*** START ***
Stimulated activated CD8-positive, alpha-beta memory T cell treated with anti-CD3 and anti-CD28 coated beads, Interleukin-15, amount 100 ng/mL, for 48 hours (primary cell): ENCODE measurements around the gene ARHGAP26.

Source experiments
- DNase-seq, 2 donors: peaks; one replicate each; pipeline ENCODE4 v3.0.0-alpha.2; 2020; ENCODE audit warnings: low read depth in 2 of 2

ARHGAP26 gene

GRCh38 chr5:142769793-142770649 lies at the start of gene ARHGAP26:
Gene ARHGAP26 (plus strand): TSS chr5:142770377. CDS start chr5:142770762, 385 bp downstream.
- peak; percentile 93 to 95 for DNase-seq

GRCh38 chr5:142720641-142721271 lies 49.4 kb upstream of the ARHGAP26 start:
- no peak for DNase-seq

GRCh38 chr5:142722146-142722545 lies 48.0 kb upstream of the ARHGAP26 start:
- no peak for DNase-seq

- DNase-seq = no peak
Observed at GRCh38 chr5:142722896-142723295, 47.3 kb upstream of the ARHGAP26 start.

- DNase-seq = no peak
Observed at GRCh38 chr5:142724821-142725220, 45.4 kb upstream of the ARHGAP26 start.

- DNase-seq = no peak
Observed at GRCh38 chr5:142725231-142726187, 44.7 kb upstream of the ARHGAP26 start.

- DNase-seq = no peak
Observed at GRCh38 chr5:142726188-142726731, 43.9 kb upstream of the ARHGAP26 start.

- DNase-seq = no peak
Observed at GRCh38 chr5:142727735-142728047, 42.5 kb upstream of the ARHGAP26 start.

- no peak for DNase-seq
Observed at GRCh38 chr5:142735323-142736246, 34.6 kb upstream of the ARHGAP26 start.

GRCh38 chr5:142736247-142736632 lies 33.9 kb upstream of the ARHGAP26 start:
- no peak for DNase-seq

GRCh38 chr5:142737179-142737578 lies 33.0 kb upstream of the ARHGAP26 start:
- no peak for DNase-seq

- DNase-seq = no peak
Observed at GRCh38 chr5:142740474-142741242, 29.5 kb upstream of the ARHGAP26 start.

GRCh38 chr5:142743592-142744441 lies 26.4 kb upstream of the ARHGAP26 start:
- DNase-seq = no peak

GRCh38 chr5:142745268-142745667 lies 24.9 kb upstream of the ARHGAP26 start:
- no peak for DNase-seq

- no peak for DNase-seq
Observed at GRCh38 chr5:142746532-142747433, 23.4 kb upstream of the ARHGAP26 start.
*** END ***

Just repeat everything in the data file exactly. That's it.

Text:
Stimulated activated CD8-positive, alpha-beta memory T cell treated with anti-CD3 and anti-CD28 coated beads, Interleukin-15, amount 100 ng/mL, for 48 hours (primary cell): ENCODE measurements around the gene ARHGAP26.

Source experiments
- DNase-seq, 2 donors: peaks; one replicate each; pipeline ENCODE4 v3.0.0-alpha.2; 2020; ENCODE audit warnings: low read depth in 2 of 2

ARHGAP26 gene

GRCh38 chr5:142769793-142770649 lies at the start of gene ARHGAP26:
Gene ARHGAP26 (plus strand): TSS chr5:142770377. CDS start chr5:142770762, 385 bp downstream.
- peak; percentile 93 to 95 for DNase-seq

GRCh38 chr5:142720641-142721271 lies 49.4 kb upstream of the ARHGAP26 start:
- no peak for DNase-seq

GRCh38 chr5:142722146-142722545 lies 48.0 kb upstream of the ARHGAP26 start:
- no peak for DNase-seq

- DNase-seq = no peak
Observed at GRCh38 chr5:142722896-142723295, 47.3 kb upstream of the ARHGAP26 start.

- DNase-seq = no peak
Observed at GRCh38 chr5:142724821-142725220, 45.4 kb upstream of the ARHGAP26 start.

- DNase-seq = no peak
Observed at GRCh38 chr5:142725231-142726187, 44.7 kb upstream of the ARHGAP26 start.

- DNase-seq = no peak
Observed at GRCh38 chr5:142726188-142726731, 43.9 kb upstream of the ARHGAP26 start.

- DNase-seq = no peak
Observed at GRCh38 chr5:142727735-142728047, 42.5 kb upstream of the ARHGAP26 start.

- no peak for DNase-seq
Observed at GRCh38 chr5:142735323-142736246, 34.6 kb upstream of the ARHGAP26 start.

GRCh38 chr5:142736247-142736632 lies 33.9 kb upstream of the ARHGAP26 start:
- no peak for DNase-seq

GRCh38 chr5:142737179-142737578 lies 33.0 kb upstream of the ARHGAP26 start:
- no peak for DNase-seq

- DNase-seq = no peak
Observed at GRCh38 chr5:142740474-142741242, 29.5 kb upstream of the ARHGAP26 start.

GRCh38 chr5:142743592-142744441 lies 26.4 kb upstream of the ARHGAP26 start:
- DNase-seq = no peak

GRCh38 chr5:142745268-142745667 lies 24.9 kb upstream of the ARHGAP26 start:
- no peak for DNase-seq

- no peak for DNase-seq
Observed at GRCh38 chr5:142746532-142747433, 23.4 kb upstream of the ARHGAP26 start.